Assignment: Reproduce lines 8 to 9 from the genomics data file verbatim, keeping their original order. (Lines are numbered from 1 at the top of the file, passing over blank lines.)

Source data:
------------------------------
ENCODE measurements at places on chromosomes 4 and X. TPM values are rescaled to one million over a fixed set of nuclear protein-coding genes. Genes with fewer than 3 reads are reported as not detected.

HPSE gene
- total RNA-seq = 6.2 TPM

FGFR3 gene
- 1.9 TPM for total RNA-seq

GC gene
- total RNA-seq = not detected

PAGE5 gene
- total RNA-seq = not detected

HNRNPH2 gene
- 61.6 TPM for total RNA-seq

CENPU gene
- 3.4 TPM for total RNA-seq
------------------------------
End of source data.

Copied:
PAGE5 gene
- total RNA-seq = not detected